Christian business owners forced to bow to LGBT in Ariz.?

Tuesday, January 22, 2019
 | 
Chris Woodward (OneNewsNow.com)

Two dudes on wedding cakeThe critical question of whether artists should be forced to create messages that conflict with their sincerely-held religious beliefs is being asked before the Arizona Supreme Court today.

Joanna Duka and Breanna Koski are Christians who own and operate Brush & Nib Studio in Phoenix, Arizona.  They create a wide variety of custom artwork, including wedding invitations, vows, party announcements and birth announcements.

However, the City of Phoenix has a problematic law that essentially says, 'If you do this for one, you do it for all,' but in the pre-enforcement challenge to Phoenix City Code Section 18-4(B), the artists contend that Phoenix would force them to design and create custom artwork expressing messages that violate their core beliefs.

"Artists should be free to create art that is consistent with their beliefs – without fear of punishment by the government," Duka contends.

Because the two are being coerced to violate their sincerely held religious beliefs, Koski announced that they are challenging this law – not just for them, but for all artists to be able to create freely.

"The government shouldn't be telling artists what they can and cannot say," Koski argued.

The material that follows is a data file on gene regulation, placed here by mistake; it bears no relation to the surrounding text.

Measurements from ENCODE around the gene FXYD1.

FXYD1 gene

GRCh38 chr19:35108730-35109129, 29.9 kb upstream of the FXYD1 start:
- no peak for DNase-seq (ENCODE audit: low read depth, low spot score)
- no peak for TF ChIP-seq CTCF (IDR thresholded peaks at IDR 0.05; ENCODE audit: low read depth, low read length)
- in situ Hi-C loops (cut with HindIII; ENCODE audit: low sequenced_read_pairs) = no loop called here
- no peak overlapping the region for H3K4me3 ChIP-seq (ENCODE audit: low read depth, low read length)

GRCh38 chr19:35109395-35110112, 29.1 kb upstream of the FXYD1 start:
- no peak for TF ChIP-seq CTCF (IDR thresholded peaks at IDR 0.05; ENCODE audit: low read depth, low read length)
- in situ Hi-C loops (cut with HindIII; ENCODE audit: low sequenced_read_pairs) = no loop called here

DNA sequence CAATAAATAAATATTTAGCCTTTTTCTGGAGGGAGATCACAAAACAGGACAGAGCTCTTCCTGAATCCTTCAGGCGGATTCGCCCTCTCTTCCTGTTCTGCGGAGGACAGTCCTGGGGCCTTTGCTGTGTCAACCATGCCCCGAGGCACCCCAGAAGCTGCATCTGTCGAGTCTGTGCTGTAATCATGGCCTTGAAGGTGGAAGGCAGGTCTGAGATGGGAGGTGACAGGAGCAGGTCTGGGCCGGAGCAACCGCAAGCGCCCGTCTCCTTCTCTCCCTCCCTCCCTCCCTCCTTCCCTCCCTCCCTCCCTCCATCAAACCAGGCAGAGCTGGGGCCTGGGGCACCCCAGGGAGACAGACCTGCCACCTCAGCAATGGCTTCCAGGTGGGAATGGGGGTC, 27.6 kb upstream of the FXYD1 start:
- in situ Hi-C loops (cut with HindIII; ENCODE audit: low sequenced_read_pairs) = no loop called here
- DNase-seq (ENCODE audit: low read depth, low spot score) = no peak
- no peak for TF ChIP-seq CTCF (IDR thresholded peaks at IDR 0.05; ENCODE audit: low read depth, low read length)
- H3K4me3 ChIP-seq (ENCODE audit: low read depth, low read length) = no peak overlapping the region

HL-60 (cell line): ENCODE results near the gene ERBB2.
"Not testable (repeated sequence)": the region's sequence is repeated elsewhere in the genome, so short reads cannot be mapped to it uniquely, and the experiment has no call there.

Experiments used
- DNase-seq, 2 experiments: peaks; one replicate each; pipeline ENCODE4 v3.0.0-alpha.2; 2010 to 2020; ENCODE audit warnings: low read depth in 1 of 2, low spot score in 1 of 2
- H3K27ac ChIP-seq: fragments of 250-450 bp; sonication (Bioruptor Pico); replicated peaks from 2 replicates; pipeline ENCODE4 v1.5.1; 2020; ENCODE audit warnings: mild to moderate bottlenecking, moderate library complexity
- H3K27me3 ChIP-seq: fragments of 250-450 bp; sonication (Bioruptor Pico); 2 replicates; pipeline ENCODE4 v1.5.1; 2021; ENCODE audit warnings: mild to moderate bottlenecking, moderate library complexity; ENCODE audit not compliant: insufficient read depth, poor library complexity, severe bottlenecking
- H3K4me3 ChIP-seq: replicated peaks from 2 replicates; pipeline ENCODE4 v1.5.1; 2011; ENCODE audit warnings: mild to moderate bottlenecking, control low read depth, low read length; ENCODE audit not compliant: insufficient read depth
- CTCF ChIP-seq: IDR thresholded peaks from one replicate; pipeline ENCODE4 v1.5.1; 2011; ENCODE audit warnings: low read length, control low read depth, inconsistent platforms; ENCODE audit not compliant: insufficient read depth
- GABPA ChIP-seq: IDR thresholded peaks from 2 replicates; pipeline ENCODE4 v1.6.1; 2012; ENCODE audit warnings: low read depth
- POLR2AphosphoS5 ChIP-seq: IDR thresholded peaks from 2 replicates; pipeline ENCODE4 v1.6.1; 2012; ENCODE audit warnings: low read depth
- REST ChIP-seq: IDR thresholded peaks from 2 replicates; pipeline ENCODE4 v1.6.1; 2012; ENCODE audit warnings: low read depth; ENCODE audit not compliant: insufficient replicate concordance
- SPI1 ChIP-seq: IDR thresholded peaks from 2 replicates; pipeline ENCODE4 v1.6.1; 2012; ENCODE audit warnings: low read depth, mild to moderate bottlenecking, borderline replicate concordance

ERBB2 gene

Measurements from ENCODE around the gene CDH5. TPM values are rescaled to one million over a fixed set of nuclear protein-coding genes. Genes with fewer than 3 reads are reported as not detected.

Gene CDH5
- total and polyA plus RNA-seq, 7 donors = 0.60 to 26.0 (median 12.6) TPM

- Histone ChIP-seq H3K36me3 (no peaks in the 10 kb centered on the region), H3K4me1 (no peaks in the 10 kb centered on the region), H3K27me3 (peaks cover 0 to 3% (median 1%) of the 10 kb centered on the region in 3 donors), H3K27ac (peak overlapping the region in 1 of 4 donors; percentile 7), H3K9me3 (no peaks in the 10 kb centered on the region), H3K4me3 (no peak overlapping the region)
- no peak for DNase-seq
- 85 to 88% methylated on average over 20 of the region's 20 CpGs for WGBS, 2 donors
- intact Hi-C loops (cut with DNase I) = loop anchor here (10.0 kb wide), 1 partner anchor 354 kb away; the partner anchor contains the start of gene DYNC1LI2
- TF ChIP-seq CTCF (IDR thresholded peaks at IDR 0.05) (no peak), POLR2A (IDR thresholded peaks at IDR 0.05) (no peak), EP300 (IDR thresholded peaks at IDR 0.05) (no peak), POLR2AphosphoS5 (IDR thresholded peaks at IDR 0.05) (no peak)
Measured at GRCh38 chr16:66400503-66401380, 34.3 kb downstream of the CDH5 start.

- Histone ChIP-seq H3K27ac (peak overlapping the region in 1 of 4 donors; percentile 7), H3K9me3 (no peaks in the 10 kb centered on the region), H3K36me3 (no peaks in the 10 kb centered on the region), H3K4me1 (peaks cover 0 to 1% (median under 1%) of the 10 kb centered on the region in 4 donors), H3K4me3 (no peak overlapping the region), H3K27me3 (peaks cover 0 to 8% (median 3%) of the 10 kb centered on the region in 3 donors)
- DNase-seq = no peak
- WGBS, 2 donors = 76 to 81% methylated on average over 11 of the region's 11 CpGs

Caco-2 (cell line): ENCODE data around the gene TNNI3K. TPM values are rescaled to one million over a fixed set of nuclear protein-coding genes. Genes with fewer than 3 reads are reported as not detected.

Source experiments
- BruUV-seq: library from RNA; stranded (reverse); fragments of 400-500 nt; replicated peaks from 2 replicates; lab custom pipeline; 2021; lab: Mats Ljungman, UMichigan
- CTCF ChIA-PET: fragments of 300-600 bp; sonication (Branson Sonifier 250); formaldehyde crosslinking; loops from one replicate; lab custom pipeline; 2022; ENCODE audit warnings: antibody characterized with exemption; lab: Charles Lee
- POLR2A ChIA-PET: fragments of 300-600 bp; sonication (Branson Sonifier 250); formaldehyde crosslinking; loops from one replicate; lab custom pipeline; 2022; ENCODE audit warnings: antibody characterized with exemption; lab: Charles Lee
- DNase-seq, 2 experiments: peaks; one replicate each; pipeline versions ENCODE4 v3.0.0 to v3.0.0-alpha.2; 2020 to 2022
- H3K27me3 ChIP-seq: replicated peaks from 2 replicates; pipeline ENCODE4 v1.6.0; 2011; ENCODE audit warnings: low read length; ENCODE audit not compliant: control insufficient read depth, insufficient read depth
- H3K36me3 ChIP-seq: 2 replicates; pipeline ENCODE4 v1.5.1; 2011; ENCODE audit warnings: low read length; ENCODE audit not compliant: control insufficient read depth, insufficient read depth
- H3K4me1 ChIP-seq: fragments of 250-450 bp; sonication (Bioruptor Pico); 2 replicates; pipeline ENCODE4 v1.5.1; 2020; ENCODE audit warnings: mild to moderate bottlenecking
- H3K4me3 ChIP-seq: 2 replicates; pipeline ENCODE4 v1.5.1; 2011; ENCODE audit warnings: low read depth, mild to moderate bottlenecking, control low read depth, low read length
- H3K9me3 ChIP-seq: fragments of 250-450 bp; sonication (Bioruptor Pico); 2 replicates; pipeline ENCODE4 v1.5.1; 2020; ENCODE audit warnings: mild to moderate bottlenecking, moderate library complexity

Alliance Defending Freedom (ADF) is representing Duka and Koski in the case that is going before the Arizona Supreme Court, where Arizona state legislators, a publisher and a variety of religious groups filed friend-of-the-court briefs in support of preserving artistic and religious freedom.

"In this situation, the City of Phoenix is ordering two artists to imagine from scratch, to hand-craft and then to convey messages that violate their core convictions," ADF attorney Jonathan Scruggs pointed out. "A government that can compel its citizens to say and do that can compel its citizens to say and do almost anything."

The Arizona Court of Appeals ruled in Phoenix's favor.

Judge Lawrence Winthrop, writing for a unanimous three-judge panel, issued his pro-LGBT verdict.

“[The artists] cannot discriminate against potential patrons based on sexual orientation," Winthrop asserted in his ruling.

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